Victoria’s former Emergency Management Commissioner Craig Lapsley said funding arrangements had stopped fire managers sending planes to waterbomb small fires in wilderness.

“Without doubt there are definitely examples from this summer where fires got too big for ground suppression to be effective, but if more aircraft were deployed earlier there would have been a better chance to keep fires small,” Mr Lapsley said.

Mr Lapsley said “operational people have not stuffed up” with their deployment of resources, but had done “the best they could” under the current arrangements.

“There have been examples where questions about the utilisation of large aerial tankers in remote areas has been questioned over the deployment of them – which is not the right way to consider any deployment of those aircraft,” he said.

A NSW government spokesman said it estimated an “additional” $315 million went to the Rural Fire Service for increased costs this summer, and the state would request funding from the federal government.

The Tasmanian government has lodged a special request for funding to help cover the cost of fires that began in late 2018 and burned in World Heritage wilderness. Spokespeople for the Tasmanian and federal governments said negotiations over funding are ongoing.

This year lightning strikes lead to huge blazes in remote bushland in the Snowy Mountains and a series of fires that burned across East Gippsland in Victoria. The Gospers Mountain fire began in the Wollemi National Parkin the Blue Mountains World Heritage Area and burnt for months over a total area of 444,000 hectares.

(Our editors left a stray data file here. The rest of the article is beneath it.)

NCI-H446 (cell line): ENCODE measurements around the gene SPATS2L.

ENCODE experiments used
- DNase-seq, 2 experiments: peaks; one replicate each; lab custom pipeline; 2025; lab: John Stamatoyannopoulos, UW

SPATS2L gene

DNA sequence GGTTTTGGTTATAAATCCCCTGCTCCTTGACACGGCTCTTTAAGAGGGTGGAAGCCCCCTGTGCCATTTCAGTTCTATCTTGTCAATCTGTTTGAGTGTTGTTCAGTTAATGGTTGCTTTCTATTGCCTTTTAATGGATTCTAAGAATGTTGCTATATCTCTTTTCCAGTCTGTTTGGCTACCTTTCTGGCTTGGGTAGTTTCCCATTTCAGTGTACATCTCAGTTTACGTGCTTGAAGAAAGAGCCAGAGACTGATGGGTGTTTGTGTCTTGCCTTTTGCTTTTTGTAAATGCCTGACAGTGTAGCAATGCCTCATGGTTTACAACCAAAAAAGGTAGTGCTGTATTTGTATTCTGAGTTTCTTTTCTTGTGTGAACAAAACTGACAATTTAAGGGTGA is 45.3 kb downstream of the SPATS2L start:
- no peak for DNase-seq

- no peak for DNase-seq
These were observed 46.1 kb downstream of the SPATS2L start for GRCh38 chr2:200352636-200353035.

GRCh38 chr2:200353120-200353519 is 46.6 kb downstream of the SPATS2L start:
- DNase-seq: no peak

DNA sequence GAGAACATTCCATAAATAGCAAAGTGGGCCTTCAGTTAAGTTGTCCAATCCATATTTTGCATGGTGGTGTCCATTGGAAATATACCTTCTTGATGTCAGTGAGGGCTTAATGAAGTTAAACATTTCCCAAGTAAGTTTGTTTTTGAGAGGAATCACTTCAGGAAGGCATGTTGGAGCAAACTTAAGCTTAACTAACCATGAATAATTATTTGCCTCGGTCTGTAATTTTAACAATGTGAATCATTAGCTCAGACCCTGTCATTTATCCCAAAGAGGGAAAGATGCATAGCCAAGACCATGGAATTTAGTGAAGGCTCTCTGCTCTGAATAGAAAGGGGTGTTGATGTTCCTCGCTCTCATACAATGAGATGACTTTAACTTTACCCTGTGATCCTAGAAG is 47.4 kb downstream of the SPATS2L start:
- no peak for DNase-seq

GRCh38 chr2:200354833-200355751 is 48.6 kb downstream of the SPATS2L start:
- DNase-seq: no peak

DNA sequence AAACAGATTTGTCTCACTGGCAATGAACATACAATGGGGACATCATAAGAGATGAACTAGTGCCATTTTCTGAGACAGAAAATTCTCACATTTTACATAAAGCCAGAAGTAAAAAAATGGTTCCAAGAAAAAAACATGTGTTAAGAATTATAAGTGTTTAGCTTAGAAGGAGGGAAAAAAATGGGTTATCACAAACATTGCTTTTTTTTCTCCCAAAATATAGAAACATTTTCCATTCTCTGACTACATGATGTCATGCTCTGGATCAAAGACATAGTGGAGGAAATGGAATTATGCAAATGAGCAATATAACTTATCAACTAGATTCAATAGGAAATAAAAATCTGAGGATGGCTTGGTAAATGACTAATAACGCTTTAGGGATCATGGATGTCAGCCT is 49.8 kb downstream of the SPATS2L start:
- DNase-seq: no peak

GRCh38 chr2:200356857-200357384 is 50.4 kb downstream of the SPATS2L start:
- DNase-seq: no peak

Former NSW Fire and Rescue commissioner Greg Mullins said the national disaster funding is a “ridiculous rule”.

“Look at the size of the fires – more than five million hectares in NSW. The majority of the area burnt was nowhere near homes and people, but we lost more than 10 times more property than any time in NSW’s history,” Mr Mullins said.

Former Victorian Country Fire Authority chief Neil Bibby said many of this summer’s fires could have been tackled before they burned towards towns and property with greater aerial resources.

“It’s a fundamental theory: put the fire out when it’s small and then you don’t have as big of a problem,” he said.

Wilderness Society policy director Tim Beshara said beefing up aerial firefighting would improve  public safety, benefit nature, and help meet Australia’s international environment obligations.

“It makes no sense on any level that the Commonwealth automatically stumps up for firefighting costs when a fire is near a home or a farm but not for putting out a fire in the middle of a World Heritage Area,” he said.

The National Aerial Firefighting Centre owns a fleet of 150 aircraft and is funded by state, territory and the federal governments. The federal government contributes $15 million a year, with Prime Minister Scott Morrison announcing in early January he would commit an extra $11 million each year toward the agency each year.

The current fire season is ongoing and NAFC has not calculated its costs. Last year its costs exceeded $130 million over a less intense fire season and a spokesperson said the costs for this year’s fire season are expected to be “significantly higher”.

State governments have two years to lodge funding applications under Disaster Recovery Funding and none have done so for this summer’s fires.